College of Engineering in the news

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Wayne State to offer artificial intelligence certification courses

Wayne State University is partnering with Ann Arbor’s Amesite Inc., an artificial intelligence software company, to create new online professional certificate programs intended to further skills in artificial intelligence and blockchain. The programs are tailored to those in engineering, law, health care, accounting, and business. “These training modules are being developed to address the gap that exists between academia and industry,” says Farshad Fotouhi, dean of the College of Engineering at WSU. “Our expert instructors, in conjunction with Amesite staff members, will deliver the six-week courses and be available to answer any questions the participants may have.” One of the classes, Blockchain: Cutting Edge Data Management, will teach students the fundamentals of data storage, including security and privacy issues, regulatory questions, and ways to increase efficiency and reduce costs. The class starts March 18 and runs through April 21.
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Macomb County's 'fatberg' donated for research at Wayne State University

“Although FOG blockages have been known for many years, our understanding of their detailed chemical structure and formation mechanisms is lacking due to limited real-time and in-place data,” Carol Miller, professor of civil and environmental engineering and director of Healthy Urban Waters at Wayne State University, said. “The formation and planned removal of such a massive FOG blockage presents a rare opportunity to study these formations, and funding received from the National Science Foundation will help our efforts in this regard," said Miller. 
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$1M grant to fight Great Lakes growing microplastic problem

Could the solution to microplastic pollution come from Wayne State University? Principal researcher Yongli Zhang, an assistant professor of civil and environmental engineering, certainly hopes so. With the help of a recently awarded grant totaling $929,000 from the Great Lakes Protection Fund, Zhang will lead a team of engineers and biologists in mitigating the micro-contaminants from entering the water. "The issue of plastic pollution, and more specifically microplastic pollution, is beginning to get more attention," said Zhang in a press release. "However, this is still a relatively new issue for more people, and a great deal of research and outreach is still needed to make positive changes to public awareness and engagement.”
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Cardiosound wades into blood pressure monitoring

Turning a university research project into a for-profit company typically takes a veteran of the startup ecosystem, someone familiar with defining market opportunity and figuring out how to find customers in that market and make them pay for what you have. That was true for Cardiosound LLC, which formally launched in August. The company grew from efforts by Gaurav Kapur, a physician and associate professor of pediatrics at Wayne State, to find a better way to measure blood pressure, particularly in infants, where current methods are notoriously inaccurate. Kapur reached out to some colleagues at WSU — Sean Wu, a professor of mechanical engineering; Yong Xu, a professor of electrical and computer engineering; and William Lyman, a professor of pediatrics.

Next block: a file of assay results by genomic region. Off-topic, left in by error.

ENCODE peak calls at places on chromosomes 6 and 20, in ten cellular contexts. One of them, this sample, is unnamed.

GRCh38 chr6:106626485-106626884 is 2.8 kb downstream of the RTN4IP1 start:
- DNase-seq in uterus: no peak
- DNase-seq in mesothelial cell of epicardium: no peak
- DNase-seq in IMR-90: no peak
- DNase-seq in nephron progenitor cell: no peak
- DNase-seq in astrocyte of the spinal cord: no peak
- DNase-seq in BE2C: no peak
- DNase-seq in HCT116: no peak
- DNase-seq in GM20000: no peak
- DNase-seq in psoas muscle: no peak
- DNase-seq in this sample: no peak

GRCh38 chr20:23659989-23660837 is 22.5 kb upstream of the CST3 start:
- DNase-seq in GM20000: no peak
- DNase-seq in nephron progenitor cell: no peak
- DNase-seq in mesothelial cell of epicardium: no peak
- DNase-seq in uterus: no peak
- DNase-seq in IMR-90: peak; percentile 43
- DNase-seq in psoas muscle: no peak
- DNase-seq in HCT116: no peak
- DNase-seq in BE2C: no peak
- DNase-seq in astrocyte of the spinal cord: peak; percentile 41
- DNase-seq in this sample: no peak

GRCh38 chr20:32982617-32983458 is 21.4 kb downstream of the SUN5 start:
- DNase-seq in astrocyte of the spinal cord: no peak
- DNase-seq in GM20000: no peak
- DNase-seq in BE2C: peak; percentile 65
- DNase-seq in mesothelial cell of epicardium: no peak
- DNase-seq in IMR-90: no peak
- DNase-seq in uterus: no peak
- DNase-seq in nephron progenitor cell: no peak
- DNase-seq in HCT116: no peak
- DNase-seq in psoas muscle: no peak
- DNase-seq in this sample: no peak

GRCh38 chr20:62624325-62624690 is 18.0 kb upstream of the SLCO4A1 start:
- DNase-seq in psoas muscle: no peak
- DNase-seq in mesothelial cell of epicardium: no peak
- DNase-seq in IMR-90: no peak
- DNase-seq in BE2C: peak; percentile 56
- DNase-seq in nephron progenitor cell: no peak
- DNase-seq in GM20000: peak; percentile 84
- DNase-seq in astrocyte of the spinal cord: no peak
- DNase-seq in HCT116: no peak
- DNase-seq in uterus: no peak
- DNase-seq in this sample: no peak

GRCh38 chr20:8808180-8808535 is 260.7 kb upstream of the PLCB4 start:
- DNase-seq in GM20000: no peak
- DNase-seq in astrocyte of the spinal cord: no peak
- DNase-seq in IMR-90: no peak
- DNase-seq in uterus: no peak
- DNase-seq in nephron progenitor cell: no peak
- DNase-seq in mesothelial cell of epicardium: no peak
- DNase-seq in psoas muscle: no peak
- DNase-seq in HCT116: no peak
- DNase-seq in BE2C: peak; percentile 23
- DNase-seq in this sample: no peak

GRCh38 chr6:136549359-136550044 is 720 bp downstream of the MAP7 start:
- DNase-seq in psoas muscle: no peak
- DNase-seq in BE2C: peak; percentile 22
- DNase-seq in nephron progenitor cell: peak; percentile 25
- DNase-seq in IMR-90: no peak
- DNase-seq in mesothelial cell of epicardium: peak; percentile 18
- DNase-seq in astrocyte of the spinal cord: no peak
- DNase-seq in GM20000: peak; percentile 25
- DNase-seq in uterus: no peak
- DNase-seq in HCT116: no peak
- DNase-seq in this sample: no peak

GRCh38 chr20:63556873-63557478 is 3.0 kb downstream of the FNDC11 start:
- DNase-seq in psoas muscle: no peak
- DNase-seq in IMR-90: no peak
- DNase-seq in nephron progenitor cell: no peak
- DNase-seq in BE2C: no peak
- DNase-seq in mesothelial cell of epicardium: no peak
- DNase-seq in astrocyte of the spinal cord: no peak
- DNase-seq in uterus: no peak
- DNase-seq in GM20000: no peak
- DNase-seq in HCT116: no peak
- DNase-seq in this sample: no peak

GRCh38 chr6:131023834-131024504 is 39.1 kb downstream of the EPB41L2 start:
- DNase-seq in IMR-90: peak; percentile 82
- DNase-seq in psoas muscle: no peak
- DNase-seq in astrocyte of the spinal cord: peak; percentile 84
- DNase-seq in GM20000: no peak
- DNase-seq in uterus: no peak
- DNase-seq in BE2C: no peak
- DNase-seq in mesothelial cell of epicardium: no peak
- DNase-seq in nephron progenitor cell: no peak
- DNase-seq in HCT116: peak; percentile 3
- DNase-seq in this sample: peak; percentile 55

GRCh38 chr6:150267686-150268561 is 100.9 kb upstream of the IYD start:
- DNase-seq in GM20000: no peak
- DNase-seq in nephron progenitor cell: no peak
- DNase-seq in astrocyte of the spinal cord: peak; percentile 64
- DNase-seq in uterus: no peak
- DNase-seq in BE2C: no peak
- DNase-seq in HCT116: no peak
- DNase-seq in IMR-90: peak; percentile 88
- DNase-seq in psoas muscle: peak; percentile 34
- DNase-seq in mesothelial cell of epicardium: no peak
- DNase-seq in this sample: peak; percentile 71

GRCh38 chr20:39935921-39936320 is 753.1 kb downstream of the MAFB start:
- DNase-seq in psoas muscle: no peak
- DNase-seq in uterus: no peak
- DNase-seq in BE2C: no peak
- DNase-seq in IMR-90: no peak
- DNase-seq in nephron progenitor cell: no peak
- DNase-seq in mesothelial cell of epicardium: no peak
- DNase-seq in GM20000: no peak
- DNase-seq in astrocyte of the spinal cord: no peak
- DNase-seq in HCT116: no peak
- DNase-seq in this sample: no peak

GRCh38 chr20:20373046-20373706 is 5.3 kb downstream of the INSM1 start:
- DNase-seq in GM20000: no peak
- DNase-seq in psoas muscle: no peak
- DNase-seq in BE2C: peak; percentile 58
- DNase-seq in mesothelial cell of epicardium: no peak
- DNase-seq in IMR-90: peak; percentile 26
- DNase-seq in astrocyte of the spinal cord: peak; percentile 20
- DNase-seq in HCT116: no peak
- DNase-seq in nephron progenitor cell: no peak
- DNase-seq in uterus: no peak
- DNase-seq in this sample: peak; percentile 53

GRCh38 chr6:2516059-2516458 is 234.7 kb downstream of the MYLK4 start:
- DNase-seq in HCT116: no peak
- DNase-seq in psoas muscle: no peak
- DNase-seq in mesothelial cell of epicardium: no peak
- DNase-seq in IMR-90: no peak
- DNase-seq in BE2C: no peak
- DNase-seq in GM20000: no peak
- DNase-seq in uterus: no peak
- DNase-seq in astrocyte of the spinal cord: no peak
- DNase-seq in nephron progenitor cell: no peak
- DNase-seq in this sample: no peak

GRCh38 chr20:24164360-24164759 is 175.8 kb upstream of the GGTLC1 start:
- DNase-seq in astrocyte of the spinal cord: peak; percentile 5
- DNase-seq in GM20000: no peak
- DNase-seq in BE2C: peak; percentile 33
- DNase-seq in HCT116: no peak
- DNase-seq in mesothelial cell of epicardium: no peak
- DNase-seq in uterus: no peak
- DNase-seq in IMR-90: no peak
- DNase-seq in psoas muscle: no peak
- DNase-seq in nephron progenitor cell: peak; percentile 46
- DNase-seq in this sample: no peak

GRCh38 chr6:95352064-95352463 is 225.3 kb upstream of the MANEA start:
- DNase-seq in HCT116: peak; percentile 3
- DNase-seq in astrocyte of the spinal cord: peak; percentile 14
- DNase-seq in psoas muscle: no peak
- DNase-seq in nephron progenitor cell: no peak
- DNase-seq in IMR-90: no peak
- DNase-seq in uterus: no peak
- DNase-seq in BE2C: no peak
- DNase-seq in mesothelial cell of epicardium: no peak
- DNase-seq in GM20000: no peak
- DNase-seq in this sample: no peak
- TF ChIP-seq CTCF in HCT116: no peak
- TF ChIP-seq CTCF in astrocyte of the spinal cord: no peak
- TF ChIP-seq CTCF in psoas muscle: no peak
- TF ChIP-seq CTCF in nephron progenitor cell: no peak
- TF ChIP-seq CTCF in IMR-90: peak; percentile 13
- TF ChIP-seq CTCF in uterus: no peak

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Wayne State announces $5M gift, new testing lab

As a graduate of the Wayne State University’s College of Engineering, Avinash Rachmale has had an ongoing relationship with the school. He started a business locally, hires Wayne State graduates and sits on the college’s Board of Visitors. That relationship grew Thursday with the university announcing that Rachmale and his wife, Hema, have donated $5 million to the College of Engineering for scholarships and a new testing laboratory.
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NSF award to provide new insights on how drinking water and public health systems interact

A research team at Wayne State University recently received a four-year, $1.57 million grant from the National Science Foundation (NSF) for its project, “Water and Health Infrastructure Resilience and Learning.” The award is part of a multi-institutional $2 million collaborative project funded under NSF’s Critical Resilient Interdependent Infrastructure Systems and Processes program.

Turkey's new vice president sworn into office

Turkey's first vice president Fuat Oktay was sworn into office in the parliament on Tuesday. Oktay, born in 1964 in Turkey's central Anatolian Yozgat province, served as the head of the Prime Ministry's Disaster and Emergency Management Agency from January 2012 to June 2016. From June 2016 until now, he has served as undersecretary in the Prime Ministry. Oktay earned a bachelor's degree in business studies from Cukurova University in 1985. He finished his master's degree in manufacturing engineering and business studies in 1990 at Wayne State University in the U.S.